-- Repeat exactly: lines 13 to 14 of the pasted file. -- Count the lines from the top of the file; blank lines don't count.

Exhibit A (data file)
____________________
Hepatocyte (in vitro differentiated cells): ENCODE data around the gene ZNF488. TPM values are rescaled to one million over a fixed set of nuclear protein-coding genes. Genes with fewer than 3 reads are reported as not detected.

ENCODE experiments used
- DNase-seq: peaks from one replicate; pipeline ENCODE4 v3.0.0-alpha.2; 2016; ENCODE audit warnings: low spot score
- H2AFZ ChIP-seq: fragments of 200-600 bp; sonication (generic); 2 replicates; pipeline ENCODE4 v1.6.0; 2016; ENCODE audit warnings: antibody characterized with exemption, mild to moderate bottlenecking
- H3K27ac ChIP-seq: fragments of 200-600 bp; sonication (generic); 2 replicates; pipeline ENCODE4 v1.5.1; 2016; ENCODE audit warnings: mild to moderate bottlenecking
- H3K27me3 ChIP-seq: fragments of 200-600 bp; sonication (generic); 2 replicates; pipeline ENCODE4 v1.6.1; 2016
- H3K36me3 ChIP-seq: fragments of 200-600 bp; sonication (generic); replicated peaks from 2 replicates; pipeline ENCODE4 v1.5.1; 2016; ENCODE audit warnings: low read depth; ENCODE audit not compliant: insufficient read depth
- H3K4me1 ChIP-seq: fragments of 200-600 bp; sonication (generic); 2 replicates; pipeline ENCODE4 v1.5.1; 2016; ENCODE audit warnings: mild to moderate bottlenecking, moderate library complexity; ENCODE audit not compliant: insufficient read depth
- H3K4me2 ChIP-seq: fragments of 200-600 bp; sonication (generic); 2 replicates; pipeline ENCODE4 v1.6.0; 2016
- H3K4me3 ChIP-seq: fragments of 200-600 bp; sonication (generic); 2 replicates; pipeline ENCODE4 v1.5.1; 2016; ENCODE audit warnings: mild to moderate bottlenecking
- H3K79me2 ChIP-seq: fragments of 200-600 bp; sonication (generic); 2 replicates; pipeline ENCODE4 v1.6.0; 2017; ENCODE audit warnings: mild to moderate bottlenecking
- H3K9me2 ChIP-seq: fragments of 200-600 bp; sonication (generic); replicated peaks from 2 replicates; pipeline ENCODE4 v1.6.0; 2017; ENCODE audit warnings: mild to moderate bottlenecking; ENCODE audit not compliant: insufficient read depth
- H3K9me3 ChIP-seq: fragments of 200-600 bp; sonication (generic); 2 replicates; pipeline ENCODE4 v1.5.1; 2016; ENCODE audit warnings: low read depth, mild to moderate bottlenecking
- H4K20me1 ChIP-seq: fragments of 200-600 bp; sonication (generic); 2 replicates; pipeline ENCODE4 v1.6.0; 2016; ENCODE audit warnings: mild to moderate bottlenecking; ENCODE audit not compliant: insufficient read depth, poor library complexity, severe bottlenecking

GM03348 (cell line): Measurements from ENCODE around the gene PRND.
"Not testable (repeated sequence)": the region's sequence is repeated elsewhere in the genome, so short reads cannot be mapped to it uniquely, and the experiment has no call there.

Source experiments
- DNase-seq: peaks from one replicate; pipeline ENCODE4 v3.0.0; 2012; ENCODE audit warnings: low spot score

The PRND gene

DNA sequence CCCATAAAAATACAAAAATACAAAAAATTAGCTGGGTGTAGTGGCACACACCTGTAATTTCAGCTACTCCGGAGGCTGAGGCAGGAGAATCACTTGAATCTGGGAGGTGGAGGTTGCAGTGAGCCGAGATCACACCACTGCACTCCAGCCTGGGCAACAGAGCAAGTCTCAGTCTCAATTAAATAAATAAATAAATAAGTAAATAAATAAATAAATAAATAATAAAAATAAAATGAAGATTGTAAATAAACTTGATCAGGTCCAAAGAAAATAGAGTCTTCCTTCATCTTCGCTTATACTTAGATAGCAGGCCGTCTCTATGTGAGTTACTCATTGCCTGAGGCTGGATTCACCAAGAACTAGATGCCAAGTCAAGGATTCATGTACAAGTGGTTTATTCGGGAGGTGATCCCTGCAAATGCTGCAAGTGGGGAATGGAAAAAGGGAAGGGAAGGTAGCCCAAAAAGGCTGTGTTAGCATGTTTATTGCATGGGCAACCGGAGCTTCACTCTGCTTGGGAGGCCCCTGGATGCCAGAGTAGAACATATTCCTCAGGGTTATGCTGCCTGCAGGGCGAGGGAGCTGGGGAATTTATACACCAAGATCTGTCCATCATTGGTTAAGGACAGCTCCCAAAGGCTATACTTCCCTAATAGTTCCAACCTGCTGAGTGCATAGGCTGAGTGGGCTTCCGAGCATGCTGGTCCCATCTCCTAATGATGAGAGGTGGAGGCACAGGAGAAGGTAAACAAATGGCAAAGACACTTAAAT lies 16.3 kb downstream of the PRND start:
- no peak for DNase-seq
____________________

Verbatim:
- H3K9me3 ChIP-seq: fragments of 200-600 bp; sonication (generic); 2 replicates; pipeline ENCODE4 v1.5.1; 2016; ENCODE audit warnings: low read depth, mild to moderate bottlenecking
- H4K20me1 ChIP-seq: fragments of 200-600 bp; sonication (generic); 2 replicates; pipeline ENCODE4 v1.6.0; 2016; ENCODE audit warnings: mild to moderate bottlenecking; ENCODE audit not compliant: insufficient read depth, poor library complexity, severe bottlenecking